The two-dimensional recording medium 1 is a heat-developing film, and ink of the two-dimensional recording medium 1 on the parts corresponding to the image L formed on the recording medium 1 is transferred to a transfer paper 2 (FIGS. 4A and 4B) in close contact with the two-dimensional recording medium (heat-developing film) 1, whereby the image L is printed on the transfer paper. The two-dimensional recording medium 1 together with the transfer paper 2 in close contact therewith will be referred to as “the print sheet 3”, hereinbelow. When a two-dimensional image is recorded, the print sheet 3 is in conveyed in the sub-scanning direction Y perpendicular to the main scanning direction X.

The operation of the image recording apparatus of the first embodiment will be described, hereinbelow.

The light emitting elements 11 are energized according to an image signal G sent to the line source 11 from, for instance, an image read-out apparatus, which reads a radiation image recorded on a stimulable phosphor sheet, while conveying the print sheet 3 in the sub-scanning direction Y relatively to the imaging optical system 20, thereby imaging a two-dimensional image L represented by the intensities of lights emitted from the respective light emitting elements 11 on the two-dimensional recording medium 1 of the print sheet 3.

The two-dimensional image L imaged on two-dimensional recording medium 1 of the print sheet 3 is heat-transferred to the transfer paper 2 of the print sheet 3 from the two-dimensional recording medium 1 and is printed on the transfer paper 2. Thereafter, the transfer paper 2 is peeled off the two-dimensional recording medium 1, and the transfer paper 2 printed thereon with the two-dimensional image L is used by itself.

Imaging in the main scanning direction X by the imaging optical system 20 will be described first, hereinbelow.

Since having no refractive power to light components propagated in the main scanning direction X perpendicular to the sub-scanning direction Y (having no power to converge or diverge a light bundle in the main scanning direction X perpendicular to the sub-scanning direction Y), the second optical system 25 comprising the cylindrical lenses 26 and 27 may be regarded as a plane-parallel plate when transmitting light components propagated in the main scanning direction X (perpendicular to the sub-scanning direction Y). Accordingly, light emitted from each light emitting elements 11 and propagated in the main scanning direction X is converged in the main scanning direction X only by the refractive power of the first optical system 21 and imaged on the two-dimensional recording medium 1. (See FIG. 4A seen in the sub-scanning direction). That is, the two-dimensional image L represented by the intensities of lights emitted from the respective light emitting elements 11 is imaged on the two-dimensional recording medium 1 as an erected image in an unit magnification in the main scanning direction X.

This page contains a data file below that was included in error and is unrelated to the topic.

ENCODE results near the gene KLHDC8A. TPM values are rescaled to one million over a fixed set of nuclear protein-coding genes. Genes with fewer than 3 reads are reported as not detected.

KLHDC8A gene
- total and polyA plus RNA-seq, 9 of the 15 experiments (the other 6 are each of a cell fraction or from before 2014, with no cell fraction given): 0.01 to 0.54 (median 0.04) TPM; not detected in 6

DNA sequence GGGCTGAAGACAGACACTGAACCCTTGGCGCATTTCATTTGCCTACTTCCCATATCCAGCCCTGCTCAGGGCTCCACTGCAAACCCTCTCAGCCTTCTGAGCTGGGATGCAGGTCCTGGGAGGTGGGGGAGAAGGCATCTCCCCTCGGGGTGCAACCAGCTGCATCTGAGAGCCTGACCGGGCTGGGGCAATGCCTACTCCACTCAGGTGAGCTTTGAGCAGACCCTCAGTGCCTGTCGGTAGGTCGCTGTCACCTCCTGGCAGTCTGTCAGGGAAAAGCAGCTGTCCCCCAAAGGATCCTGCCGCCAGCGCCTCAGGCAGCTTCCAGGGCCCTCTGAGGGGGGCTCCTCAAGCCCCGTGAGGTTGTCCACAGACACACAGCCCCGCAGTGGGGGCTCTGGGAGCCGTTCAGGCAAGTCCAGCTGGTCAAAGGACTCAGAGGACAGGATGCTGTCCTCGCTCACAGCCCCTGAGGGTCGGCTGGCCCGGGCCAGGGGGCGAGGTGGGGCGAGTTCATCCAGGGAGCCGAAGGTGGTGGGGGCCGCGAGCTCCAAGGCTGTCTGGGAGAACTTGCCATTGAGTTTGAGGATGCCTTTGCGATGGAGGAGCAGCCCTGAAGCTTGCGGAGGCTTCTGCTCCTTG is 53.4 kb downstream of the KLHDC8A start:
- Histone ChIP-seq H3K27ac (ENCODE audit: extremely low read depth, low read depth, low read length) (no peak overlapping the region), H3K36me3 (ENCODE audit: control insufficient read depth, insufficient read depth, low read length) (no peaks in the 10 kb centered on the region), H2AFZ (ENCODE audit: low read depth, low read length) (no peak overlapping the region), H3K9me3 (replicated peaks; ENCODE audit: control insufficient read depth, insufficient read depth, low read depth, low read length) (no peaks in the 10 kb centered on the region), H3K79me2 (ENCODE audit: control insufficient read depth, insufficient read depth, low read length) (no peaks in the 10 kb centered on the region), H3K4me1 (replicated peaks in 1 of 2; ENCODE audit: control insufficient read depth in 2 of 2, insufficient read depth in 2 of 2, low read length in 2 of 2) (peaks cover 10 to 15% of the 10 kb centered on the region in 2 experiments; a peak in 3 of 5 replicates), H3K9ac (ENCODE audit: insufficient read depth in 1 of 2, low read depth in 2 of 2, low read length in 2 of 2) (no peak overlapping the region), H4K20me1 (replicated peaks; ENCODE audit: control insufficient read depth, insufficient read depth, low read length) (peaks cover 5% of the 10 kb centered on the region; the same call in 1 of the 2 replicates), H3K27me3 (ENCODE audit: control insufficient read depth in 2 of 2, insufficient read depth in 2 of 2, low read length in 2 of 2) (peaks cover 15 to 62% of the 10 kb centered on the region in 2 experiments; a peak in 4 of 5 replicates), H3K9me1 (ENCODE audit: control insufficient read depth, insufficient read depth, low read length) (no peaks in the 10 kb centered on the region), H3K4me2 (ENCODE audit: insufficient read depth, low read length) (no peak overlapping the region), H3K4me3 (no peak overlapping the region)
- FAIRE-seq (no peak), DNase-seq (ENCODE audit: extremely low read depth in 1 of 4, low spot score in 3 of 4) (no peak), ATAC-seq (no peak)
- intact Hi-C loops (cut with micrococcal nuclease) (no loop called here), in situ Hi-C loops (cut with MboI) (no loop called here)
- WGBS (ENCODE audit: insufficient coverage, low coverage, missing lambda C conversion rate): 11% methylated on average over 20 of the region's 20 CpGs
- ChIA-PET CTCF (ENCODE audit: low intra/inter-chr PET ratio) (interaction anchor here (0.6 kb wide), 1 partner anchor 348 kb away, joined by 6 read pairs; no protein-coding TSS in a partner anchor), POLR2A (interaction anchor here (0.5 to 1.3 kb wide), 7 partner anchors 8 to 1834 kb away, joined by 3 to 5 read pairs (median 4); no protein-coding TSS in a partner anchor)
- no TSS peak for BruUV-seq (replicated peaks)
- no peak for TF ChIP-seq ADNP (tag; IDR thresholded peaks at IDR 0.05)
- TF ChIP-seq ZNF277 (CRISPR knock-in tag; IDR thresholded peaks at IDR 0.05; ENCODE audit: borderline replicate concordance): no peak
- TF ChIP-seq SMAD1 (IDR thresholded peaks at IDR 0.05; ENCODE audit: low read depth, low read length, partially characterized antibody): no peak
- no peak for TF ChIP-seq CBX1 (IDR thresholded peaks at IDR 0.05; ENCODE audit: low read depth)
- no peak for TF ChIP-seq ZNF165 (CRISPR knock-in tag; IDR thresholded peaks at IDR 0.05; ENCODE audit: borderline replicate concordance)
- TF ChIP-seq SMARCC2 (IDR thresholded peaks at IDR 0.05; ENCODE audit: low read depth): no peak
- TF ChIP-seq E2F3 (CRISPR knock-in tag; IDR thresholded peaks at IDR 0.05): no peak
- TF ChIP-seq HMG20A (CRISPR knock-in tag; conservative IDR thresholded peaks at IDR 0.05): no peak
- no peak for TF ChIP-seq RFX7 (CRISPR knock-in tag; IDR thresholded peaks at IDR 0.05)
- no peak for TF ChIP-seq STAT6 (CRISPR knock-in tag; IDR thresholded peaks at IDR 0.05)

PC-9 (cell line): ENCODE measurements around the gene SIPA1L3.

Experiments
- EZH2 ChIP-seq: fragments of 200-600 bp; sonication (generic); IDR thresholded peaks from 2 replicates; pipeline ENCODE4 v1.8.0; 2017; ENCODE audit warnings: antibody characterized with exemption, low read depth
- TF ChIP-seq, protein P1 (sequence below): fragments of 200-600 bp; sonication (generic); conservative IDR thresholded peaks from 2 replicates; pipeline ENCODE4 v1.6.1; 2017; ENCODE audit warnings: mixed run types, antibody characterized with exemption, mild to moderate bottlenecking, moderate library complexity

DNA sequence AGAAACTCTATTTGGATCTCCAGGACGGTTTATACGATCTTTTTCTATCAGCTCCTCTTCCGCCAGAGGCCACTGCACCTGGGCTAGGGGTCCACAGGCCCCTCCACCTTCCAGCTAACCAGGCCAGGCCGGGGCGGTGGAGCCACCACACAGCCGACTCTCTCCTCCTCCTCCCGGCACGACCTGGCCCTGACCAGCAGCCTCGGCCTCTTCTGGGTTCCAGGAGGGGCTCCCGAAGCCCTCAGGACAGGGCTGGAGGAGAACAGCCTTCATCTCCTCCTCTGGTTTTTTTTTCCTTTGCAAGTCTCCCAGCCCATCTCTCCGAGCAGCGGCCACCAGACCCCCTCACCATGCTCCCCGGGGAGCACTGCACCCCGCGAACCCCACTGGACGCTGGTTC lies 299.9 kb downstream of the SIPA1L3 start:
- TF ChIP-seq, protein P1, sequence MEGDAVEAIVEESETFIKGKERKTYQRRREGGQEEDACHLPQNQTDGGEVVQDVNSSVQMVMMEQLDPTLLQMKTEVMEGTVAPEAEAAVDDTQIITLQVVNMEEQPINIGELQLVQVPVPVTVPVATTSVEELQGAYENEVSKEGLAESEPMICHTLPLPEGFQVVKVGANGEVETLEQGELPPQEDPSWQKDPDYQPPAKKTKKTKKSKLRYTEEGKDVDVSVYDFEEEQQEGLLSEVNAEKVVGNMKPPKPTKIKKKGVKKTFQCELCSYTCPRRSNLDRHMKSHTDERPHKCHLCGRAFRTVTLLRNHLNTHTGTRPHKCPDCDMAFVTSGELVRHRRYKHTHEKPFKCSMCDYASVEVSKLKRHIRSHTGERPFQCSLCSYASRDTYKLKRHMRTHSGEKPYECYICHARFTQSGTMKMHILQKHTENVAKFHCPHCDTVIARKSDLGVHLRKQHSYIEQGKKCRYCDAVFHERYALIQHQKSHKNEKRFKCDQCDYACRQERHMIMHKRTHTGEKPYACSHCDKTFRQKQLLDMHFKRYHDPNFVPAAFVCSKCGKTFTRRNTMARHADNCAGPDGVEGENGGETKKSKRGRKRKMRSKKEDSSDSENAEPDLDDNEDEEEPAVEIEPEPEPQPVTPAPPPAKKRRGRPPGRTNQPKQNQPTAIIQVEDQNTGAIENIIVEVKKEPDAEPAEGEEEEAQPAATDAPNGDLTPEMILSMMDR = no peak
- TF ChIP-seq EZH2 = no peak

Imaging in the sub-scanning direction Y by the imaging optical system 20 will be described, hereinbelow.

Since having a constant refractive index in a direction perpendicular to the main scanning direction, the first optical system 21 may be regarded as a plane-parallel plate when transmitting light components propagated in a direction perpendicular to the main scanning direction X. Accordingly, light emitted from each light emitting elements 11 and propagated in the direction perpendicular to the main scanning direction X is converged in the s-scanning direction Y only by the refractive power of the cylindrical lenses 26 and 27 and imaged on the two-dimensional recording medium 1. (See FIG. 4B seen in the main scanning direction). That is, the two-dimensional image L represented by the intensities of lights emitted from the respective light emitting elements 11 is imaged on the two-dimensional recording medium 1 as an erected image in an unit magnification in the main scanning direction X.